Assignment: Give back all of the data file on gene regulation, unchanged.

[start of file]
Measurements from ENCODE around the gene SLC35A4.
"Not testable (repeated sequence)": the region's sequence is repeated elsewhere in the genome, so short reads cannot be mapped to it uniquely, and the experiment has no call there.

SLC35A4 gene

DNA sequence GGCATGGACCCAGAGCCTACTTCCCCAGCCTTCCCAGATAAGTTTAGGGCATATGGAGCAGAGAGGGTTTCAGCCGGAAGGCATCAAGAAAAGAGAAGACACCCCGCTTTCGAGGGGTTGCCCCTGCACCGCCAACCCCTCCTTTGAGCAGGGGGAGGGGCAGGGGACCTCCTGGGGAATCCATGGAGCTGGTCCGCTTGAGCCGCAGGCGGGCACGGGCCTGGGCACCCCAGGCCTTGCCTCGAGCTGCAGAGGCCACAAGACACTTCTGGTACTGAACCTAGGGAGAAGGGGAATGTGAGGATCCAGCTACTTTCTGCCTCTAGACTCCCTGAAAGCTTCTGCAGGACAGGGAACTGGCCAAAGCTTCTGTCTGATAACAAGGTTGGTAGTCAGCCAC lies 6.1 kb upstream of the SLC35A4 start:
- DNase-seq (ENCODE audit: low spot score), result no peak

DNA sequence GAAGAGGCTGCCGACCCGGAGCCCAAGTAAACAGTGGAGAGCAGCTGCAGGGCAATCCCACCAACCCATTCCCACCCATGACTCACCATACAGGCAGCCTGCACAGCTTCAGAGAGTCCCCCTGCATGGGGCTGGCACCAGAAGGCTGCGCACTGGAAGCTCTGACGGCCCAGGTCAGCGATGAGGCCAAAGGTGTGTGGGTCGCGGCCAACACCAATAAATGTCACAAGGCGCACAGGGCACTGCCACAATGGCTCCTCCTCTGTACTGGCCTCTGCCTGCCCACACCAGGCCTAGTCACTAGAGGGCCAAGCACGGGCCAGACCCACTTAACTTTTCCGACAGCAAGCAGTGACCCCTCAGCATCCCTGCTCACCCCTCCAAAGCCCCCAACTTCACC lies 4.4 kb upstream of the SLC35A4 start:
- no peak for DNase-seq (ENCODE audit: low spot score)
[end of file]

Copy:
Measurements from ENCODE around the gene SLC35A4.
"Not testable (repeated sequence)": the region's sequence is repeated elsewhere in the genome, so short reads cannot be mapped to it uniquely, and the experiment has no call there.

SLC35A4 gene

DNA sequence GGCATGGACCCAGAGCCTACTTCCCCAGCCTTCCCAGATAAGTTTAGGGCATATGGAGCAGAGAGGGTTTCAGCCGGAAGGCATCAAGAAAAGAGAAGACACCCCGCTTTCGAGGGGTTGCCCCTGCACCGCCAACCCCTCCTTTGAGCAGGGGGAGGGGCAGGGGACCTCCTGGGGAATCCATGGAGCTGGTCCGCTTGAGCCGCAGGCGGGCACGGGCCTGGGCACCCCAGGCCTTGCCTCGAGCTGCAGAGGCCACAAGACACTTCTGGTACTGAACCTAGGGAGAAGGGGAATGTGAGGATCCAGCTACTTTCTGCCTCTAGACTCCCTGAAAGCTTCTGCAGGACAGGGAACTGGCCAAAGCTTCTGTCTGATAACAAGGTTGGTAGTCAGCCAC lies 6.1 kb upstream of the SLC35A4 start:
- DNase-seq (ENCODE audit: low spot score), result no peak

DNA sequence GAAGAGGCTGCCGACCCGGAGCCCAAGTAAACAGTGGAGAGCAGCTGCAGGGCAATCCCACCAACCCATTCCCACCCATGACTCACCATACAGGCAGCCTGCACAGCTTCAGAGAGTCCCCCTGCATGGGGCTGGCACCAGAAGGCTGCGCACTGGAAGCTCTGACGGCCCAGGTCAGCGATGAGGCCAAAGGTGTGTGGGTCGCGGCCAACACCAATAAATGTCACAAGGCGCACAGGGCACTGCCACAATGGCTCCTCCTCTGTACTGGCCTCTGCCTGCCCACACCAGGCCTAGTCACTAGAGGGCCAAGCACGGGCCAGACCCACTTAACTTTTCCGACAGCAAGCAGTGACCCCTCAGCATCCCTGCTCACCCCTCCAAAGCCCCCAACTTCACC lies 4.4 kb upstream of the SLC35A4 start:
- no peak for DNase-seq (ENCODE audit: low spot score)